Bank of America wins reversal of $1.27 billion penalty in US mortgage case – CNBC

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A U.S. appeals court on Monday threw out Bank of America‘s $1.27 billion penalty in a fraud case over defective mortgages, dealing the U.S. Justice Department a major setback in a lawsuit related to the 2008 financial crisis.

The 2nd U.S. Circuit Court of Appeals in New York said the proof at trial was insufficient under federal fraud statutes to establish liability in connection with the “Hustle” mortgage program, which was run at the former Countrywide Financial.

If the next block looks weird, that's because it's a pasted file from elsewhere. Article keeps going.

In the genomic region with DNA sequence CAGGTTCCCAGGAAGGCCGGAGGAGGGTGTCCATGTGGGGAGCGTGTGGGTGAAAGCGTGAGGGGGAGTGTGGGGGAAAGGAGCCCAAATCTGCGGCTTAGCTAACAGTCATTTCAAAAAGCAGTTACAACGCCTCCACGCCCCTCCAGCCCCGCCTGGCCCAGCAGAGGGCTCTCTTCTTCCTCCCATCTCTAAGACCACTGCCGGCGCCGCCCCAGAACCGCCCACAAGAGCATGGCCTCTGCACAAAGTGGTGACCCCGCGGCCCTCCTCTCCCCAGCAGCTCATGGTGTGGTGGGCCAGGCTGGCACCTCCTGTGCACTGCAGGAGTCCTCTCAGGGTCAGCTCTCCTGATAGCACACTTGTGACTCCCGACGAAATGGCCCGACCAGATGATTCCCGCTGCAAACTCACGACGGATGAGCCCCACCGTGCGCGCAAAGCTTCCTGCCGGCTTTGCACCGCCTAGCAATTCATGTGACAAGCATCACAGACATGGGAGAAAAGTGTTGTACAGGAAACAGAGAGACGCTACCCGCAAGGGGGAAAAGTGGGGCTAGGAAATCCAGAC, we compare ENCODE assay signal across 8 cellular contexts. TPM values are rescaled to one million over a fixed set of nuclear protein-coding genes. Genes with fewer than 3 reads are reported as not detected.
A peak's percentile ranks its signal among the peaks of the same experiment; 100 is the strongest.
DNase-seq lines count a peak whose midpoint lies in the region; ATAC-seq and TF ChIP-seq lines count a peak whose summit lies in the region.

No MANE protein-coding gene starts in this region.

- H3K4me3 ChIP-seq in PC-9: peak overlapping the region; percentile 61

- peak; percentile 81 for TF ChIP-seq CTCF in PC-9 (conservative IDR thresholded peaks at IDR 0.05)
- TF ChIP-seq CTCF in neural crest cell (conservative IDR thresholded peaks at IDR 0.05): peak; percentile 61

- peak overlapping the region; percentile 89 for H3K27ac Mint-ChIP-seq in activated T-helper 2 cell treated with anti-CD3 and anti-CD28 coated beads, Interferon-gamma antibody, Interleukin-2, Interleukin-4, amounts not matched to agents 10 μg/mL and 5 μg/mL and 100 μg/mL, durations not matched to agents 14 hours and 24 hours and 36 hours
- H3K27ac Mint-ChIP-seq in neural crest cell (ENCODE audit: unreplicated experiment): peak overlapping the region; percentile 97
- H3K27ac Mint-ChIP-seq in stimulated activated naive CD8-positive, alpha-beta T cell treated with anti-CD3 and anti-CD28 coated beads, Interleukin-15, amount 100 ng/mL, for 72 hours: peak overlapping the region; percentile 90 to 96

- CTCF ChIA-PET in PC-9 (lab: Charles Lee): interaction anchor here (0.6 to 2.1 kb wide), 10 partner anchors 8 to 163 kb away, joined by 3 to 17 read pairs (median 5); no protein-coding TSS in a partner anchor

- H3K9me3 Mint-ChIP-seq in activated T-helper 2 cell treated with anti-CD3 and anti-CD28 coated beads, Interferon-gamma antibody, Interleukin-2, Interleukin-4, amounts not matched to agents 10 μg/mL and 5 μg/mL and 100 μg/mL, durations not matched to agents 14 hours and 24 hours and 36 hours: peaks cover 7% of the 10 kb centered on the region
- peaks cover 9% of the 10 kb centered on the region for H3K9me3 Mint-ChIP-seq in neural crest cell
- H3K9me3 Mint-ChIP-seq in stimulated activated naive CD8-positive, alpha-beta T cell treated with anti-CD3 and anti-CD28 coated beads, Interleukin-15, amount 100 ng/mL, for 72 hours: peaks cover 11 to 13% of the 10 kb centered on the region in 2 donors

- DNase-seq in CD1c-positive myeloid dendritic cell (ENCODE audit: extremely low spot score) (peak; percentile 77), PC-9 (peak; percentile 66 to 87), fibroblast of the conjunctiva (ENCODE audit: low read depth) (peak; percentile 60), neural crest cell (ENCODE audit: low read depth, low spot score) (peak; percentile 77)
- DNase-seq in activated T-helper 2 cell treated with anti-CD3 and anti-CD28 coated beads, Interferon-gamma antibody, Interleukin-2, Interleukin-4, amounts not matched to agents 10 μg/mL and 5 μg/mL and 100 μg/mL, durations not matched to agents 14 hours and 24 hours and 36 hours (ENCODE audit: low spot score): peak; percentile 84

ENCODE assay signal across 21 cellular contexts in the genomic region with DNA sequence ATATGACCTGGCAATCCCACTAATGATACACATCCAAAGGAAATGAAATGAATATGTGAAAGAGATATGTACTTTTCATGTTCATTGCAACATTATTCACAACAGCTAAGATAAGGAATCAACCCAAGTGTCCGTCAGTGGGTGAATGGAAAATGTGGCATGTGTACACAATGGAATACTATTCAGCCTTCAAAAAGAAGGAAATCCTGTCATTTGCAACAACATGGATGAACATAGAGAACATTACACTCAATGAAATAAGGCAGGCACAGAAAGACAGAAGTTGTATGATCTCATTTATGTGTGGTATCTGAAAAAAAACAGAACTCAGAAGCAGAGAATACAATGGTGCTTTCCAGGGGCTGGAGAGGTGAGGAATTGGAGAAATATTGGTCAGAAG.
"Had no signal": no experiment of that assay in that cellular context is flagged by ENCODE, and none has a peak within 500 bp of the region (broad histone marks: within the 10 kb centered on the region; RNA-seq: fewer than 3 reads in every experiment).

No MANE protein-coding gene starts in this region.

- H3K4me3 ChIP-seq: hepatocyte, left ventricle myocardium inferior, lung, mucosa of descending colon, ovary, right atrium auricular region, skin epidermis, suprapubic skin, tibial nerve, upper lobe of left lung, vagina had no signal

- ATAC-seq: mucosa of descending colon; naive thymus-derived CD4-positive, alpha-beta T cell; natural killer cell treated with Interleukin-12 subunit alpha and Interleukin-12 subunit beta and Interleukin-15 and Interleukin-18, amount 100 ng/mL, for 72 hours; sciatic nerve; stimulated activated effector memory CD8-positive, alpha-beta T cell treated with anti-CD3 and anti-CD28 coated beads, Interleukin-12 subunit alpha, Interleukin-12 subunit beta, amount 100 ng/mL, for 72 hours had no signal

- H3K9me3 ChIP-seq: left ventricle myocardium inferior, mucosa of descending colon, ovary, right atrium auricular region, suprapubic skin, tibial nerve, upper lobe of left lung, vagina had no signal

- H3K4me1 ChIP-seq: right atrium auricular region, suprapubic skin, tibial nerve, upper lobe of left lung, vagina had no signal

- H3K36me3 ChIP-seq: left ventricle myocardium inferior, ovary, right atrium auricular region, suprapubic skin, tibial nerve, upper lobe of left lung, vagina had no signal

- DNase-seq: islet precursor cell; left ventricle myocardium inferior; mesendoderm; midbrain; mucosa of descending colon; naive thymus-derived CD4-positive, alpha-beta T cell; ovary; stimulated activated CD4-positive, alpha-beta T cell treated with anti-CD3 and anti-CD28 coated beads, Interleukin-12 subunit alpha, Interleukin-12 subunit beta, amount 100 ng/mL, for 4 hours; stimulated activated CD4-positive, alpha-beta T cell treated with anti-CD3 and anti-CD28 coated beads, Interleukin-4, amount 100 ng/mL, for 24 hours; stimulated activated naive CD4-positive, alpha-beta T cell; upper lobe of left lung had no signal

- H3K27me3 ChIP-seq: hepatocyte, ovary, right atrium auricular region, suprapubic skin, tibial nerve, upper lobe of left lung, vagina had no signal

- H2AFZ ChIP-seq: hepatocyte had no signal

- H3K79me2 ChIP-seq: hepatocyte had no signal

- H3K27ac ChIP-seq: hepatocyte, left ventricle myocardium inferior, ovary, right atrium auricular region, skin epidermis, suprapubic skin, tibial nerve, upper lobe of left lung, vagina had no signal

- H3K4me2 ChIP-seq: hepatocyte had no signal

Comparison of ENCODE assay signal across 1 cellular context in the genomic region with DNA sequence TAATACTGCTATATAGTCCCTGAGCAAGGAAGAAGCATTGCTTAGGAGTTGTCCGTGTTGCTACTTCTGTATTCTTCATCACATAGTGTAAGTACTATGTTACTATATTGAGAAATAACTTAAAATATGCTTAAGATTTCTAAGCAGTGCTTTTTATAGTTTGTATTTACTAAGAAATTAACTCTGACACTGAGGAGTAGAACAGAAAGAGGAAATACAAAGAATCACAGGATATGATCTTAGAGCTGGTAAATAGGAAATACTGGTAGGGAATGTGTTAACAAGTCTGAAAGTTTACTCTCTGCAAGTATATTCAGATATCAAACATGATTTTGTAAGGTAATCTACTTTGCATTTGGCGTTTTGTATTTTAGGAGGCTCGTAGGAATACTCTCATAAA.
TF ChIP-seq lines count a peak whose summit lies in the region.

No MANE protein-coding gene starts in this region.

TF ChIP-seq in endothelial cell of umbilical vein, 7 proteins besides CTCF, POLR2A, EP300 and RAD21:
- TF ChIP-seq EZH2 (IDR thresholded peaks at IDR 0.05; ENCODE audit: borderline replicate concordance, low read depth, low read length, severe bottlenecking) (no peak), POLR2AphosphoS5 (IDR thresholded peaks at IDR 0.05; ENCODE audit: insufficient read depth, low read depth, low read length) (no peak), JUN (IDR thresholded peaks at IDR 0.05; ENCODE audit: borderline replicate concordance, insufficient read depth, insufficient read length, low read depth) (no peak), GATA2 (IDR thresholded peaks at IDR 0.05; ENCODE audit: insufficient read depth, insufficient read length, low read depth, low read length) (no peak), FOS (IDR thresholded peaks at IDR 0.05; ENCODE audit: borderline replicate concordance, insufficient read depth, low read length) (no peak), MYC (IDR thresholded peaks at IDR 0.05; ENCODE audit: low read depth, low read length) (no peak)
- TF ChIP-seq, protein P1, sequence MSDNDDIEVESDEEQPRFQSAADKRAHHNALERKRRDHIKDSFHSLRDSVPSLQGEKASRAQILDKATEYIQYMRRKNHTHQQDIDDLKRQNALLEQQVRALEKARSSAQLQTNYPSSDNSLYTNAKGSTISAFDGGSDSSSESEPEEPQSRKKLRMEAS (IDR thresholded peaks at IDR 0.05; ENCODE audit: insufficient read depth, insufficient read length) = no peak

Bank of America, in a statement, said it was pleased with the ruling. A spokesman for Manhattan U.S. Attorney Preet Bharara, whose office oversaw the lawsuit and took it to trial, had no immediate comment.

The ruling overturns a 2013 jury verdict in a lawsuit by the Justice Department against Bank of America, which bought Countrywide in July 2008, and Rebecca Mairone, a former midlevel Countrywide executive.

The jury found the bank liable for Countrywide’s sale of shoddy loans originated by its “High Speed Swim Lane” program, also called HSSL or Hustle. The loans were sold to mortgage finance giants Fannie Mae and Freddie Mac

Bank of America wins reversal of $1.27 billion penalty in US mortgage case – CNBC